After you’ve collected a reasonable amount of data and you have an understanding of the desires of your community, it’s time to start making changes based on the feedback you’ve received. 

It’s also a good idea to watch the marketing and ad campaigns of your competitors. Every new product, sale, or ad campaign is an attempt by your competitors to provide a solution to a problem that your community faces. If these attempts fail, then you’ll know to avoid them. But if they succeed, you’ll know that you should implement similar measures for your own business. 

Feedback will not only help you grow and improve your services, it will also help you compete with other businesses in the same field, which will wildly benefit your business overall. 

What’s next? 

Now you’ve proven your solution will sell and obtained valuable customer feedback to help you improve your products and services, all of which will guide your business towards success. From here you can expand your business to include a brick-and-mortar office location and at least one delivery vehicle. This will of course require a business license, automobile insurance for your delivery vehicle, and some sort of funding, such as a business loan, to make the dream come true. With all the experience you’ve acquired, drafting a business plan to apply for a business loan should be a simple matter.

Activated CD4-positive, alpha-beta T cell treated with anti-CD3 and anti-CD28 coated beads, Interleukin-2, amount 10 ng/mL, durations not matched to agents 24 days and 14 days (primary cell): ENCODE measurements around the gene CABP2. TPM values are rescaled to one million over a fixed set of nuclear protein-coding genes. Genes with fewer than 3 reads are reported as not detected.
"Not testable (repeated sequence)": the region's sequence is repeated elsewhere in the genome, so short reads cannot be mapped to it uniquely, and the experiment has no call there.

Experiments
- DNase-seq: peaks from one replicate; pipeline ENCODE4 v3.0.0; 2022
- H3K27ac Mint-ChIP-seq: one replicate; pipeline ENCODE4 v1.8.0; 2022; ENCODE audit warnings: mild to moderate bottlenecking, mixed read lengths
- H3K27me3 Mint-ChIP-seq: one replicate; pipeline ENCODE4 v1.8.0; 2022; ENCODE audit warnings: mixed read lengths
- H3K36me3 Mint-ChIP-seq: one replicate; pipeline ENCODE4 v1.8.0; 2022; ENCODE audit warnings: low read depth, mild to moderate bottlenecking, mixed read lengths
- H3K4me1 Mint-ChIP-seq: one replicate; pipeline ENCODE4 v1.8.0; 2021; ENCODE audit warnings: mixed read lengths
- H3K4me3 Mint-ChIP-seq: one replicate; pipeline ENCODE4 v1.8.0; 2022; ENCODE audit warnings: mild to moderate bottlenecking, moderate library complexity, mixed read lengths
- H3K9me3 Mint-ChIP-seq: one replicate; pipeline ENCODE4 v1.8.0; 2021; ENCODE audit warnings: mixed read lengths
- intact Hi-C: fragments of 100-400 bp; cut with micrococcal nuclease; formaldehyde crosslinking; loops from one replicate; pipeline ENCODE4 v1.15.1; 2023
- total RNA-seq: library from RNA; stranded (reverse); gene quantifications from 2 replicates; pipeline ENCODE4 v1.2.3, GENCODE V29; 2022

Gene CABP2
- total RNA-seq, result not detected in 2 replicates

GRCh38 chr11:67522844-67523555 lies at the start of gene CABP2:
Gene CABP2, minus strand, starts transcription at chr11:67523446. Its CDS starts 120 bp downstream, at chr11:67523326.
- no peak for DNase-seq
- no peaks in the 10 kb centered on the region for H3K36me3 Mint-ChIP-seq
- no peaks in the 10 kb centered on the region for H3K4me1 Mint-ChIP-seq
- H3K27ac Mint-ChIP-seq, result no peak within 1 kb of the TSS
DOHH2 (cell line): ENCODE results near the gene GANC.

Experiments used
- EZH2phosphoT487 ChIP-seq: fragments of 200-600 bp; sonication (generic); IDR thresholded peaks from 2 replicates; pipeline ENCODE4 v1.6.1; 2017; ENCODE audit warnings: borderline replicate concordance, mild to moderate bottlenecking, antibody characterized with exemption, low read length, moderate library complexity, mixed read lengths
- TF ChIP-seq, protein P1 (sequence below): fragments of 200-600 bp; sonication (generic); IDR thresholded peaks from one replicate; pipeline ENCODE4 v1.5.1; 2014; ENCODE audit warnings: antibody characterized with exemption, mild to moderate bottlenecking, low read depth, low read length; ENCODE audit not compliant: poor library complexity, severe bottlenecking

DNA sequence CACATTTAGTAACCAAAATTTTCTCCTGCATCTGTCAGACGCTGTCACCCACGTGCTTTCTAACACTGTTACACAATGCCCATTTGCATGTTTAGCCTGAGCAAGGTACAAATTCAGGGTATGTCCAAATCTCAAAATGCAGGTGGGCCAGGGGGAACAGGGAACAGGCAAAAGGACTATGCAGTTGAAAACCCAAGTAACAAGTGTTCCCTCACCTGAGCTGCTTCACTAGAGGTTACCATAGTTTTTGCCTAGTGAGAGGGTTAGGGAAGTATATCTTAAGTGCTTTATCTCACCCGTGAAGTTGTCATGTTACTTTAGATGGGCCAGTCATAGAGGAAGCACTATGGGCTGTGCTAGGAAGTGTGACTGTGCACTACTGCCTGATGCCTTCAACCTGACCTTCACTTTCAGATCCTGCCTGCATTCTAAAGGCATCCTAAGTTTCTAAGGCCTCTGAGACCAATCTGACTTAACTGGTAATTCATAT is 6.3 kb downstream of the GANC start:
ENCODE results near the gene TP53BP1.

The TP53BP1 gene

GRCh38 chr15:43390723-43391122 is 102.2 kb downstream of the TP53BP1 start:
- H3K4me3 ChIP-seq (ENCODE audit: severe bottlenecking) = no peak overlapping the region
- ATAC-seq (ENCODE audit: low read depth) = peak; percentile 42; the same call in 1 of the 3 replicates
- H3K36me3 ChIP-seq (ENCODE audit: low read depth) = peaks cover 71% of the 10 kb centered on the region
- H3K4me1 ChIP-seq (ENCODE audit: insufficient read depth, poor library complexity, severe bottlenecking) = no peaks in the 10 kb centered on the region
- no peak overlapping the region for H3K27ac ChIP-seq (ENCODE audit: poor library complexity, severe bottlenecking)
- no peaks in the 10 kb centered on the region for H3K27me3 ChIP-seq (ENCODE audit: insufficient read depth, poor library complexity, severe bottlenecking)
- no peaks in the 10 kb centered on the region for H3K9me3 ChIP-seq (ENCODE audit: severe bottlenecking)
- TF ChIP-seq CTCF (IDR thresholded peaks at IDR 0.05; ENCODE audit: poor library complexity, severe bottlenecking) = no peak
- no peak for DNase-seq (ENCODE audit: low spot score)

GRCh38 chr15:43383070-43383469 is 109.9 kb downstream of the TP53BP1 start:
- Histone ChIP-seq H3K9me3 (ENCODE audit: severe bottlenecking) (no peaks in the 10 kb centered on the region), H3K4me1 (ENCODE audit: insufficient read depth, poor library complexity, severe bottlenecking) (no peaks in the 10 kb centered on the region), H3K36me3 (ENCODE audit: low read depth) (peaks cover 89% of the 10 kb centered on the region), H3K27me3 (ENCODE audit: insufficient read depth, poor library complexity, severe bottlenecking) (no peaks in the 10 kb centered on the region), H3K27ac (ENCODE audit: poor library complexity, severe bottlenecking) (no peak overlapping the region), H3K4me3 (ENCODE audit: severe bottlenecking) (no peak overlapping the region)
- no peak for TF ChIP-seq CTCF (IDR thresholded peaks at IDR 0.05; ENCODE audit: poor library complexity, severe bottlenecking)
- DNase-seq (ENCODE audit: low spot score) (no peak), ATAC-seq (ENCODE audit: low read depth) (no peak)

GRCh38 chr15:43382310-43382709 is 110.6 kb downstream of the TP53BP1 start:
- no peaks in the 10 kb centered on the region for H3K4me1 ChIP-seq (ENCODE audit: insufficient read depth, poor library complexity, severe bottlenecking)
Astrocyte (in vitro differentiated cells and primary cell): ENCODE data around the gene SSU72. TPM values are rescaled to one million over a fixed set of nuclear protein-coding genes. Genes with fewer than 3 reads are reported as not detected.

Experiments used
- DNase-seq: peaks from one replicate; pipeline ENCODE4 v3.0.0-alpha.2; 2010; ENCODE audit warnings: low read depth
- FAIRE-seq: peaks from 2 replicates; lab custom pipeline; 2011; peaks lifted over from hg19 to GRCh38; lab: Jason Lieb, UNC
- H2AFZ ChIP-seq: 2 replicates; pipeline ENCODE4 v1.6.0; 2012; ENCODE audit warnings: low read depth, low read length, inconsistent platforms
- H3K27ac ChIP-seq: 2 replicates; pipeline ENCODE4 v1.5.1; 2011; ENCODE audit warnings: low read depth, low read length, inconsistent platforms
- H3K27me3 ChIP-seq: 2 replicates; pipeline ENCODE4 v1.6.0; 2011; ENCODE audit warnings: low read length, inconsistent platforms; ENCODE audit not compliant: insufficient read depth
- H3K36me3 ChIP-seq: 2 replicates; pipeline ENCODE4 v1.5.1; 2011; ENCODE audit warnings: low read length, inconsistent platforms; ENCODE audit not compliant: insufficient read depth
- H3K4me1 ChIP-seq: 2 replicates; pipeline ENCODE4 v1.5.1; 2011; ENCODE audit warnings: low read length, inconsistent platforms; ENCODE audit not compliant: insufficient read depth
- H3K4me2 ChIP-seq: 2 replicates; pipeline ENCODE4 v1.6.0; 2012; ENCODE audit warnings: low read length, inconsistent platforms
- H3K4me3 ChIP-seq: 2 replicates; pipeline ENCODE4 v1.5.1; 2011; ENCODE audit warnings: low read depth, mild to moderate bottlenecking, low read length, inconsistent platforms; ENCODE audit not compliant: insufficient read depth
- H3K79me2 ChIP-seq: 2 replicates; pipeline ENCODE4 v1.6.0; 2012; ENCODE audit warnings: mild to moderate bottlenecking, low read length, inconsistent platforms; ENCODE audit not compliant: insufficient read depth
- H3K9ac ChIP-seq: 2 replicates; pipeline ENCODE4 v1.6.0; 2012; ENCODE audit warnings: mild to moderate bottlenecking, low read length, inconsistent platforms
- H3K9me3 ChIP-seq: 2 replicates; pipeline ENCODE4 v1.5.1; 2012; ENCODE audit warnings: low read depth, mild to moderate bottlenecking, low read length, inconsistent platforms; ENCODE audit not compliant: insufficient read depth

There’s still a lot of work to be done once you’ve obtained funding for your business. 

You’re going to need to hire employees, which means you’ll need an Employer Identification Number, or EIN. This is a federal tax identification number that identifies businesses in much the same way that a social security number identifies individuals. Aside from obtaining your federal tax identification number, you should also open a business bank account for your courier company at this time. 

Choosing a business structure for your courier service is important as well. There are many to choose from, such as a sole proprietorship, corporation, or limited liability company (LLC). If you’d like to learn more about forming an LLC to protect your personal assets while keeping them separate from your business assets, check out my article on How to Form an LLC. 

You’ll also need to hire a registered agent. A registered agent is an individual or business that agrees to receive mail and legal documents on behalf of your business. To learn more about what a registered agent can do for your business, check out my article on the Best Registered Agent.